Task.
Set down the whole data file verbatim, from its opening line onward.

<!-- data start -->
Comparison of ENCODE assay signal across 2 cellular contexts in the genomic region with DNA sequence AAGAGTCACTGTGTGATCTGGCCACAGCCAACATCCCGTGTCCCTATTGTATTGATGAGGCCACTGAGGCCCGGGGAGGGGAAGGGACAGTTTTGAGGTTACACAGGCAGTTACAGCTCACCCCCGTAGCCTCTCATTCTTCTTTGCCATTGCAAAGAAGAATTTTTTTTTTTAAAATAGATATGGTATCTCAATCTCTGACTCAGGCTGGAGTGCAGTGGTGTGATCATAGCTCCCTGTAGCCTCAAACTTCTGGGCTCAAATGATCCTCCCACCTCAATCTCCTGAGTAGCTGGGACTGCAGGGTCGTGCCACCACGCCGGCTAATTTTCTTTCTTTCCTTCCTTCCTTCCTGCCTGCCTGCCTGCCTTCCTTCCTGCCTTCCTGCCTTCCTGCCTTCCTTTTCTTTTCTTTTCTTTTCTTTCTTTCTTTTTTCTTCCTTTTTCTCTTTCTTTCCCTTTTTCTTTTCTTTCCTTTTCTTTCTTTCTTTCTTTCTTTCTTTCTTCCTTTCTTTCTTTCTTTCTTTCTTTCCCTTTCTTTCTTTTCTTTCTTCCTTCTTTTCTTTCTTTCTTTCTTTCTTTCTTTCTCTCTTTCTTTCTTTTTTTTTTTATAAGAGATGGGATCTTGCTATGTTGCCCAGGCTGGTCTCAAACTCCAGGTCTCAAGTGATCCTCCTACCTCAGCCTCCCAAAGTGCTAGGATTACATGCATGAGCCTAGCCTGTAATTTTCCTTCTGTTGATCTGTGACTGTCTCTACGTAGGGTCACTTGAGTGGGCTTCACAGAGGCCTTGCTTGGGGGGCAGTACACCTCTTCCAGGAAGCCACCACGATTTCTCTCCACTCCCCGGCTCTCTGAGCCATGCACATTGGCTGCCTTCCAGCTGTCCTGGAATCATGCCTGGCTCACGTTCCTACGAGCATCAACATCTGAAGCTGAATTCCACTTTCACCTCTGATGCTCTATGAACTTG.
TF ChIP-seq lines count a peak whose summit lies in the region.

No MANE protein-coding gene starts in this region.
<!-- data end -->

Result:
Comparison of ENCODE assay signal across 2 cellular contexts in the genomic region with DNA sequence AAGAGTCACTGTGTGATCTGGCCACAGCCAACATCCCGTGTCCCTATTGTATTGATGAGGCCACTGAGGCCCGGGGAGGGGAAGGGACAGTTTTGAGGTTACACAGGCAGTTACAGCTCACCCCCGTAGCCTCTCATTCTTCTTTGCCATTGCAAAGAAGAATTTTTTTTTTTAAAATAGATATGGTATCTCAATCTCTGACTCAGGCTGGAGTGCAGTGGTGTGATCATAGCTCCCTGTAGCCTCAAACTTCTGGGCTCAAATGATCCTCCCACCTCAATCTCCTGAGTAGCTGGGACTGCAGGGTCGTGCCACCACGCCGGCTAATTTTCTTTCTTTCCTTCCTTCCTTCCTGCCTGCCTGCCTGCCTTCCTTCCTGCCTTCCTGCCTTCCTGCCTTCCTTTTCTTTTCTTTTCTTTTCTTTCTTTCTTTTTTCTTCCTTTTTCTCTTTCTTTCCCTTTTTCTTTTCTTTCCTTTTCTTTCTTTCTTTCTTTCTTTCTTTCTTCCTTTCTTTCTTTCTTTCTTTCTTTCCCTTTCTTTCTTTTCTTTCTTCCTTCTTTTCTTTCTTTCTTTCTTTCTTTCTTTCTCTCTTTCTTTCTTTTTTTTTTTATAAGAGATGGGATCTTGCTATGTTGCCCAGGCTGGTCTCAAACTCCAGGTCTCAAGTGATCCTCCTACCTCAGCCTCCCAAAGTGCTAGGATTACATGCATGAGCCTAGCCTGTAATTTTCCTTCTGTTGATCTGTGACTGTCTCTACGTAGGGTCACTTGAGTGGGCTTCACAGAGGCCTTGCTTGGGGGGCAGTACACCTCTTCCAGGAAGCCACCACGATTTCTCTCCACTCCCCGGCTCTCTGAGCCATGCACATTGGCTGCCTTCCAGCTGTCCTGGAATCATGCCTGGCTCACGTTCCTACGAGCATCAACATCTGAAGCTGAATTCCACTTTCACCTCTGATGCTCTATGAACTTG.
TF ChIP-seq lines count a peak whose summit lies in the region.

No MANE protein-coding gene starts in this region.